Female Afghan commander who aided US troops awaits asylum

By Susana Samhan

Washington, Aug 29 (EFE).- Mahnaz Akbari knows what it takes to break barriers: as a child, she wanted to be a pilot, soldier, or neurosurgeon. She ended up becoming the commander of the only female military platoon in Afghanistan until the rise of the Taliban forced her to flee to the US, where she is waiting for an asylum that has not materialized.

Dressed in typical Afghan attire, Akbari receives Efe in her apartment outside of Washington DC, where she lives with two nieces after leaving Afghanistan with US troops two years ago.

This 37-year-old woman recalls her adventures and conveys a sense of calm, which helped her to be chosen to lead the Female Tactical Platoon in Afghanistan. This group had up to 60 women and collaborated with US soldiers for years.

Akbari was born in a refugee camp in Iran, where her parents escaped after the Soviet occupation of Afghanistan. They stayed there until 2011, when they decided to return to their country, 10 years after the invasion of US forces following the 9/11 attacks.

At that time, “we understood that Afghanistan was a safe place and that women were allowed to go to school, that there was freedom, democracy, so we decided to go back,” Akbari says.

She was a calligraphy teacher, but when she saw the situation in the country, she wanted to join the Armed Forces, even though “culturally” many people did not consider it “appropriate” for a woman to work as a soldier and have to spend months away alongside US and Afghan men in the military.

A policewoman friend helped her enlist, and after receiving training at the US Camp Scorpion in Kabul, she began to participate in missions.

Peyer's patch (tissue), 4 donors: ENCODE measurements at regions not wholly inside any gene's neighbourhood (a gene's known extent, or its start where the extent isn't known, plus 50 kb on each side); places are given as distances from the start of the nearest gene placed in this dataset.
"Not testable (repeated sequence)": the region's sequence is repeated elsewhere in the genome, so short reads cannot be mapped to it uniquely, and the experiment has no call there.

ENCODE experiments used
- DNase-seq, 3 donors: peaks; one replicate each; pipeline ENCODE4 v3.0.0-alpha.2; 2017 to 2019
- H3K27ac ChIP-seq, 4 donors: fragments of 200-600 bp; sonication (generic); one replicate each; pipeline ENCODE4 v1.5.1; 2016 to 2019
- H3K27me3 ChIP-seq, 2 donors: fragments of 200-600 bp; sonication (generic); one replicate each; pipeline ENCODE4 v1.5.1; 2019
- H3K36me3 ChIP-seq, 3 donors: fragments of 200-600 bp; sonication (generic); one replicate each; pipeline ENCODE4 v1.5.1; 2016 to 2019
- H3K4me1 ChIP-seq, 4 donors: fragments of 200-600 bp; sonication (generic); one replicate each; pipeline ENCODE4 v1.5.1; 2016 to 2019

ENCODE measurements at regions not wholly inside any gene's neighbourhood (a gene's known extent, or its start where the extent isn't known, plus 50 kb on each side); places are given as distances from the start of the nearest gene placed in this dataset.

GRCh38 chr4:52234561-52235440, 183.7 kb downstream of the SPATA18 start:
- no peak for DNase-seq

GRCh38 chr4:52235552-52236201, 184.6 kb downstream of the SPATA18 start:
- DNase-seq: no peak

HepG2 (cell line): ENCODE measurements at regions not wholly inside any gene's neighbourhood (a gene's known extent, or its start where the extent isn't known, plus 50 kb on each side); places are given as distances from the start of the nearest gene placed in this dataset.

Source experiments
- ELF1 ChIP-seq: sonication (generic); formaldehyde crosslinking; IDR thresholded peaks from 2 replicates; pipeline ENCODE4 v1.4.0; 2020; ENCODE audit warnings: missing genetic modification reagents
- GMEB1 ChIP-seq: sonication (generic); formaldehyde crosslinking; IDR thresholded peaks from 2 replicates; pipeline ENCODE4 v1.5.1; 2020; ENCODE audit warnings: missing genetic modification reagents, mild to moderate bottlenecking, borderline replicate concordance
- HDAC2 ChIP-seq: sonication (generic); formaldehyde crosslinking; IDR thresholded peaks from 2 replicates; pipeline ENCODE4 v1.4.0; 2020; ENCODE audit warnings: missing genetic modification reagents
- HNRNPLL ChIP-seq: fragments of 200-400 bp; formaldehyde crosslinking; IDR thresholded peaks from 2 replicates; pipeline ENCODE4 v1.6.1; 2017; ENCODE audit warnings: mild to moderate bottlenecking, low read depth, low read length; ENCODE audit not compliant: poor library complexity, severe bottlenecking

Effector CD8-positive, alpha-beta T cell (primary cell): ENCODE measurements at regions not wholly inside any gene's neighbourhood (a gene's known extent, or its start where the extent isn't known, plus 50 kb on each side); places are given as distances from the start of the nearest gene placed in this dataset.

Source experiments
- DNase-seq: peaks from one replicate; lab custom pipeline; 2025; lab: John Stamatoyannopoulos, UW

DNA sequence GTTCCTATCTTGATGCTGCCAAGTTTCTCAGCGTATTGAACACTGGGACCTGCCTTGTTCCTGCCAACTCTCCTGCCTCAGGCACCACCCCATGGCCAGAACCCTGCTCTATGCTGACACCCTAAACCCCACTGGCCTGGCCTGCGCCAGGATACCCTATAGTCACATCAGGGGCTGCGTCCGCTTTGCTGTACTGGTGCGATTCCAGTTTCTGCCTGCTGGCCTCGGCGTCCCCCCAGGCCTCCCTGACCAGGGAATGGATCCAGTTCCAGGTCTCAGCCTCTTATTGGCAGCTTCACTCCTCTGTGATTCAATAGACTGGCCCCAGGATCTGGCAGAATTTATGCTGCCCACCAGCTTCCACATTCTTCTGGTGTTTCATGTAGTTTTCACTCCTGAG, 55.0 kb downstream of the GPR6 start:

She used to participate in night raids on Taliban and terrorist group houses to gather intelligence on their wives and children.

At first, Afghan soldiers doubted that a woman could carry out such operations. Still, after a couple of years, they “understood” that they could not do without them, thanks to the valuable intelligence they obtained on possible Taliban targets and the location of their weapons stockpiles.

Many women in the platoon had to hide their work from the people around them.

Some had to lie to their family and neighbors. They usually told them that they worked as a teacher or another similar job.

In the end, the families supported them because every time they returned to their unit, they had to bring a paper signed by a male guardian, such as a brother or father, expressing their agreement.

Throughout the years she was in the platoon, one mission stuck in Akbari’s memory. It was one in which they broke into a house after midnight in a remote region of Afghanistan, where there was a very frightened older man, several women, and children. There was a girl “about 13 or 14 years old” who stared at her and asked, “Are you a female?”

“And I said ‘yes, I am a woman,’ she understood from my voice and my scarf, because it was at night and I was wearing a helmet, night vision was difficult,” says Akbari, who describes the teenager’s “surprise”, given that in remote areas of the country, women are not even allowed to go to school.

It was the first time the young girl had seen a woman in military uniform, and she asked her if she had something to give her as a gift “to keep it for my whole life,” the girl told the commander.

Akbari gave her a hairpin.

“I always say that maybe it’s funny or interesting to people, but I always say no, it is not funny, not interesting, there is pain behind it, because it means that even living in the 21st century, there are women in many countries like Afghanistan who are not allowed to go to school and don’t know their rights,” she adds.

The now ex-military woman does not know what will have become of that girl, although she is sure that she had “a lot of babies.”

“But I’m sure she will tell them this story so they may have a brighter future,” Akbari says.

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